By Jonny Lupsha, Wondrium Staff Writer
UNESCO’s World Heritage List has added eight buildings by Frank Lloyd Wright, according to AP reporters. A spokesperson cited Wright’s influence on European architecture as being of historical importance. His use of steel and concrete was one-of-a-kind construction.
According to the AP article, the buildings added to the World Heritage List include the Solomon R. Guggenheim Museum in New York City; the Hollyhock House in Los Angeles; and the Unity Temple in Oak Park, Illinois, near Chicago. Frank Lloyd Wright, the famed American architect who died in 1959, was widely known for his remarkable buildings—especially his unprecedented innovations with concrete and steel. Wright utilized these two seemingly industrial building materials in much of his work, creating a surprising amount of warmth and beauty with them.
“The story of modern concrete technology really begins with the invention of Portland cement by Joseph Aspdin in 1824,” said Dr. Stephen Ressler, Professor Emeritus from the United States Military Academy at West Point. “As a manufactured product, Portland cement could be produced in much larger quantities and with much better quality control than that volcanic ash, called ‘pozzolana,’ that had been used by the ancient Romans; and so, soon after Portland cement became available, concrete became popular as a replacement for stone in the foundations of buildings and bridges.”
Dr. Ressler said that by the 1850s, engineers had begun to experiment with concrete arch bridges and aqueducts, but concrete’s “inherent weakness in tension” had to be solved before it could be utilized as fully as it is today. The problem was solved by a French gardener named Joseph Monier. “In 1867, Monier developed a system for making large flower pots using concrete reinforced with iron rods,” he said. “The success of these products led Monier to realize that iron-reinforced concrete might actually be useful in the construction industry.” So, Monier conducted a series of experiments that led him to develop a system of placing iron reinforcements in the weakest structural regions of molded concrete. “That is the most fundamental characteristic of modern reinforced concrete,” Dr. Ressler said.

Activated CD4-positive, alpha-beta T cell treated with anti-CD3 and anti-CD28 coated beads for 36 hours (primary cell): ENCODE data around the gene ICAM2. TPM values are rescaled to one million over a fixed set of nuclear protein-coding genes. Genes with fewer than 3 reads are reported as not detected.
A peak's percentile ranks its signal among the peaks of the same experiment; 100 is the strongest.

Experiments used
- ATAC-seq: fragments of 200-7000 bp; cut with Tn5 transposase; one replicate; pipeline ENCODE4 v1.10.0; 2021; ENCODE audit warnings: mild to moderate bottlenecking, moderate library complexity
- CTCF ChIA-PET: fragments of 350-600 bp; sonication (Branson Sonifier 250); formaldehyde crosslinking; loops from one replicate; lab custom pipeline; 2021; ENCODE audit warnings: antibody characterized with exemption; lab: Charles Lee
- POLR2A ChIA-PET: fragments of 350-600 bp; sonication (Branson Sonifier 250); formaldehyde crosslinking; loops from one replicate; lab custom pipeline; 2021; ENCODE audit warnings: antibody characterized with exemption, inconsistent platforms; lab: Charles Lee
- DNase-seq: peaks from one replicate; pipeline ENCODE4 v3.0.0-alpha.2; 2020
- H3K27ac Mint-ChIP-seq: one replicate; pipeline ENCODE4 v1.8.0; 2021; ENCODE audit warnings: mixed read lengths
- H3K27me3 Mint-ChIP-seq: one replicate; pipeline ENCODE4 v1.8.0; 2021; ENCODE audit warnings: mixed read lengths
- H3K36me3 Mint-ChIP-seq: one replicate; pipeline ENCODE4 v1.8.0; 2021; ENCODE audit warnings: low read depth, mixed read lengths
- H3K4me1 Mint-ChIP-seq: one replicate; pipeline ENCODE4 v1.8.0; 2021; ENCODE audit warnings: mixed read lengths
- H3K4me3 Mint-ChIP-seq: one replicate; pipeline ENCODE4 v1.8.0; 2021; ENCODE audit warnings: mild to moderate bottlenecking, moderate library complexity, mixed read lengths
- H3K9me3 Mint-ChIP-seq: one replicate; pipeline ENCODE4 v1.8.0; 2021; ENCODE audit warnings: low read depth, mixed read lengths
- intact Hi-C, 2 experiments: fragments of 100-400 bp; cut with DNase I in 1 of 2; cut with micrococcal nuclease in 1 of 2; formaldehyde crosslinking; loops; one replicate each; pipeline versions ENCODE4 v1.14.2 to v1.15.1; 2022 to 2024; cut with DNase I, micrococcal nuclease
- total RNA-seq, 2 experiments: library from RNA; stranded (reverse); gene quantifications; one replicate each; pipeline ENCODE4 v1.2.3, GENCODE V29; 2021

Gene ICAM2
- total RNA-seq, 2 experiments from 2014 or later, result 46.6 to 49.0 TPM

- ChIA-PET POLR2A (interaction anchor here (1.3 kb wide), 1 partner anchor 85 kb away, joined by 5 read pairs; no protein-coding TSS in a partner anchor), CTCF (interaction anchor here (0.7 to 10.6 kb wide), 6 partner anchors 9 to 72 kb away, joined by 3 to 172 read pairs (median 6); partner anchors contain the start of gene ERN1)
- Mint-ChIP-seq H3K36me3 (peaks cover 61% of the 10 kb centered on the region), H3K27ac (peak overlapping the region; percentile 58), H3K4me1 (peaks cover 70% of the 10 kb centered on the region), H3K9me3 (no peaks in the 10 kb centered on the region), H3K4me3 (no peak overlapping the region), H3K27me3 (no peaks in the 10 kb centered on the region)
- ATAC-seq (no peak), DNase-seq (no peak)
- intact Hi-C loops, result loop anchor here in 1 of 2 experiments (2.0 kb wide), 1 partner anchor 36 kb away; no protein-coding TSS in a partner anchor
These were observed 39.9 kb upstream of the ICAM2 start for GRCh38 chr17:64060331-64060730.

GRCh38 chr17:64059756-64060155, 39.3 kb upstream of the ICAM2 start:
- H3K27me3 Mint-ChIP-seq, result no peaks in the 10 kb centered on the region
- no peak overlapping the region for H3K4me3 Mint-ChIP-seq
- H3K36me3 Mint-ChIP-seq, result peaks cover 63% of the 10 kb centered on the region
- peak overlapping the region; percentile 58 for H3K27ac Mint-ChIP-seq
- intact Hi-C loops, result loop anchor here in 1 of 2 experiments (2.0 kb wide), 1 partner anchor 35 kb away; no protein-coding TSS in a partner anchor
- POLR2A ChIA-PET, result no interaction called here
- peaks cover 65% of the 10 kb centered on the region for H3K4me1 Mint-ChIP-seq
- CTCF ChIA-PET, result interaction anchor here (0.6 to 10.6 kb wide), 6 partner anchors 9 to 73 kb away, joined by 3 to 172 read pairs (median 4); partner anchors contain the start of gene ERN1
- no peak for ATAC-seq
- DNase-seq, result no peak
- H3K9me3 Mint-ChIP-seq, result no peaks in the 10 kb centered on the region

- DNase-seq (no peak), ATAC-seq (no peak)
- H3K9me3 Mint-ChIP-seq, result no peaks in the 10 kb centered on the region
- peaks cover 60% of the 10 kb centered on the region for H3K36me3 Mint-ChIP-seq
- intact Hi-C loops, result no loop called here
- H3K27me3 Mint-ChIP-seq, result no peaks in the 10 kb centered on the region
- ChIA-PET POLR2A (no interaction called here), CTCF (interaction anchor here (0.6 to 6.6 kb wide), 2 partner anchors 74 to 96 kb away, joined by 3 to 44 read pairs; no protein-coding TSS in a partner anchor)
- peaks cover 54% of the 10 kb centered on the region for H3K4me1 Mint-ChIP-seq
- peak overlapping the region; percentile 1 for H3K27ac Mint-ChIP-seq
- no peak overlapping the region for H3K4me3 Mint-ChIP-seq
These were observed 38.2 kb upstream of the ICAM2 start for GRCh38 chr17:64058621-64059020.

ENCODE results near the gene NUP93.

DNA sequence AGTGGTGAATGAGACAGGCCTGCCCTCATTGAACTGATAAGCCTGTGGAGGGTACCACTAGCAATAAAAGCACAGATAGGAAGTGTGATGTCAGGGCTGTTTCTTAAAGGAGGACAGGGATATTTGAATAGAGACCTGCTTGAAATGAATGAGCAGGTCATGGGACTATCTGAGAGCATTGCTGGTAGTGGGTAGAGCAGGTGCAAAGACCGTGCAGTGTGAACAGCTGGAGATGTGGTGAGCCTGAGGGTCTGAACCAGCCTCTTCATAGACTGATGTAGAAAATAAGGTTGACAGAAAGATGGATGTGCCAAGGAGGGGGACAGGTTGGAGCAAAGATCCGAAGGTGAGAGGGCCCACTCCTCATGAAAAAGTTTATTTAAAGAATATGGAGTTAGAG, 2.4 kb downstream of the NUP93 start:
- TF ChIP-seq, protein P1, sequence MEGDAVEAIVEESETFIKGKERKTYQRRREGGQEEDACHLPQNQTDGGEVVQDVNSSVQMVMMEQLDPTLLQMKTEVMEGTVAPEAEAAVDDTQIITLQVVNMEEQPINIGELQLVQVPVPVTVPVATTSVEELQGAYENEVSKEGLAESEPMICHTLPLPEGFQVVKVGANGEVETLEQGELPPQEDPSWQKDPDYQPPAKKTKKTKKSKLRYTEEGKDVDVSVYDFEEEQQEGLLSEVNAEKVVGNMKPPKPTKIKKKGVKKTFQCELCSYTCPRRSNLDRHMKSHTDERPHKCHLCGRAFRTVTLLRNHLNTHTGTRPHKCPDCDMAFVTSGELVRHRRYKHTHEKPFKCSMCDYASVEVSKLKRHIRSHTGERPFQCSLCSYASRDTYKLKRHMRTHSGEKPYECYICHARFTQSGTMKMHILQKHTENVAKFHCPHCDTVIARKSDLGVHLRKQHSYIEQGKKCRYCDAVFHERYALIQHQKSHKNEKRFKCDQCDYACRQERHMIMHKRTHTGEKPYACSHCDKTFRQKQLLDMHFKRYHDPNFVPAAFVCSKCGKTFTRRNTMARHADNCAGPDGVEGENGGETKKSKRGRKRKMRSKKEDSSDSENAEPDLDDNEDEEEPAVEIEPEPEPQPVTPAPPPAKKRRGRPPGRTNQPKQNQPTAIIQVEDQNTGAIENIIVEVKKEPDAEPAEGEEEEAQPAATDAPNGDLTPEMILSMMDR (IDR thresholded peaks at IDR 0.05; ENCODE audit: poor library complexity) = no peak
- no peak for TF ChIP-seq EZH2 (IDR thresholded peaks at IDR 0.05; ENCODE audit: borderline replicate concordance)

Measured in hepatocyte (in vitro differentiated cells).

Frank Lloyd Wright’s “Fallingwater House”
Built from 1934 to 1937, Frank Lloyd Wright’s “Fallingwater House” in Mill Run, Pennsylvania, is often regarded as some of the best American architecture in history. “The most prominent features of Wright’s design are the reinforced concrete cantilever balconies that project out from the building in three directions,” Dr. Ressler said. “Though these cantilevers were intended to evoke nearby rock formations, Wright didn’t try to dress them up with stone facing. Like Robert Maillart, he achieved sincerity of form by leaving the concrete surfaces exposed.”
But Fallingwater faced problems by not adhering to Joseph Monier’s system of reinforcement. “The building contractor and a consulting engineer had both recommended more steel, but Wright rejected them both,” Dr. Ressler said. “Ego triumphed over engineering judgment, and the cantilevers began to sag almost immediately after the formwork was removed in 1937.” According to Dr. Ressler, a consultant in 2002 told Fallingwater’s caretakers that the cantilevers were on the verge of collapse, so immediate structural repairs were made.
Fortunately, Wright’s masterpieces have survived long enough to be honored by UNESCO. While we tend to think of concrete as drab and practical, structures like Fallingwater are anything but. Dr. Ressler offered some advice on this subject: “As you think about this incredible range of structural configurations, I hope you’ll begin to think about this common material in an uncommon way; and then, the next time someone uses the word ‘concrete,’ I hope the first thought that comes to mind is ‘versatility.'”
Dr. Stephen Ressler contributed to this article. Dr. Ressler is Professor Emeritus from the United States Military Academy at West Point and a Distinguished Member of the American Society of Civil Engineers (ASCE). He earned a B.S. from West Point and an M.S. and a Ph.D. in Civil Engineering from Lehigh University, as well as a Master of Strategic Studies from the U.S. Army War College.